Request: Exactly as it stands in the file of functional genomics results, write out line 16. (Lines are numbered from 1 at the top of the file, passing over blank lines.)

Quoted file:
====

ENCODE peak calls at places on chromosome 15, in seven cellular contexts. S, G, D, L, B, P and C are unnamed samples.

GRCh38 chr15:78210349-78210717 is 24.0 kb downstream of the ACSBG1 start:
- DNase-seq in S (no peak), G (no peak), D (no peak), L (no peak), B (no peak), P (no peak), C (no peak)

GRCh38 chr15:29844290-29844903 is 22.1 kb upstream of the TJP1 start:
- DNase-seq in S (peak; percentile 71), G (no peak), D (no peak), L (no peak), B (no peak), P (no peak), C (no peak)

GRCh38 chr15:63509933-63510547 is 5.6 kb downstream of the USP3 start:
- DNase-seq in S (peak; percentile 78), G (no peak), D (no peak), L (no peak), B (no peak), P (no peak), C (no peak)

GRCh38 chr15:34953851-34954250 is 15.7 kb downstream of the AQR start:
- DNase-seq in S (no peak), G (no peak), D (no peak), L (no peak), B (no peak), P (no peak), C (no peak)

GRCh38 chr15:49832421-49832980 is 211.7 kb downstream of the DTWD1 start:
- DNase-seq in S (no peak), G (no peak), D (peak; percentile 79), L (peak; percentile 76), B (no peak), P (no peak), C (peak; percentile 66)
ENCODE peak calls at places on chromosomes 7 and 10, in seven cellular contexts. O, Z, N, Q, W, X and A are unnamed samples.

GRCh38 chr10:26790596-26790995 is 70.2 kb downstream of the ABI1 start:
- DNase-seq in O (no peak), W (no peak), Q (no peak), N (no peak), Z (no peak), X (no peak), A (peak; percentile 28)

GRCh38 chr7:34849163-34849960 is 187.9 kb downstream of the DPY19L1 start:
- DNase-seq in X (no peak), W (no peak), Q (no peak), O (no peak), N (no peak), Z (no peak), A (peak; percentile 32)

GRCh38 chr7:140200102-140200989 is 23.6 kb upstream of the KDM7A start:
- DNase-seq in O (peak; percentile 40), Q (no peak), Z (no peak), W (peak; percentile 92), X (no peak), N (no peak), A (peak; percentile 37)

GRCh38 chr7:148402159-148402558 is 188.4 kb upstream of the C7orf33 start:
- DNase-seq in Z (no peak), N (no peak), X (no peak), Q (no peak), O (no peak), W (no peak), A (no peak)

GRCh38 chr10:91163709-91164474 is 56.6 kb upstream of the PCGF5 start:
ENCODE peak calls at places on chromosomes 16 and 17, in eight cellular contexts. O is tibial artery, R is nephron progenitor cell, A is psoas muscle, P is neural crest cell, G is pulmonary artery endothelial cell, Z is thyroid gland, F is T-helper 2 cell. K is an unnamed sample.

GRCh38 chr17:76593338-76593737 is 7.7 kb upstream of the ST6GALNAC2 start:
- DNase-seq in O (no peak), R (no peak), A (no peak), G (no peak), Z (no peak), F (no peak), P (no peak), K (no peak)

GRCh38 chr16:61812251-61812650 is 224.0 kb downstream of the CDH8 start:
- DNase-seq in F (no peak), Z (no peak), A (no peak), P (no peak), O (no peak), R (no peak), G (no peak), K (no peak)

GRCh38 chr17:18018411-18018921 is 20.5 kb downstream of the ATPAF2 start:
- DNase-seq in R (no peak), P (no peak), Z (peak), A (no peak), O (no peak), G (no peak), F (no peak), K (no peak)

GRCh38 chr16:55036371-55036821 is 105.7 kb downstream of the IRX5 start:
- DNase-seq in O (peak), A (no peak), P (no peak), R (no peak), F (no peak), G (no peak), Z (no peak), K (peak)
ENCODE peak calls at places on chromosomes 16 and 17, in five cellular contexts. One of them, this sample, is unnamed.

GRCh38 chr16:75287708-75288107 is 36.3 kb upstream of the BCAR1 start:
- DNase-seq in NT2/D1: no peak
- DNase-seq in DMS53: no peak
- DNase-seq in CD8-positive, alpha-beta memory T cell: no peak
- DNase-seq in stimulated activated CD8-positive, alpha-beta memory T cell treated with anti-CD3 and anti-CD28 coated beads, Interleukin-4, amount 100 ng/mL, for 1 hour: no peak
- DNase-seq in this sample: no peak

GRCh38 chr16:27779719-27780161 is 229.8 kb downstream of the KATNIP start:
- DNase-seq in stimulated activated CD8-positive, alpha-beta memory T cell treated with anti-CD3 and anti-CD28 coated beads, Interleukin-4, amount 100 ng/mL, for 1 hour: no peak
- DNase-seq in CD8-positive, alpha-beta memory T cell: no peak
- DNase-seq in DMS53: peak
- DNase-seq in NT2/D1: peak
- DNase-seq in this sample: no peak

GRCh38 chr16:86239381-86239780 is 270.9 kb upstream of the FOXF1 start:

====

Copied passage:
- DNase-seq in X (no peak), W (no peak), Q (no peak), O (no peak), N (no peak), Z (no peak), A (peak; percentile 32)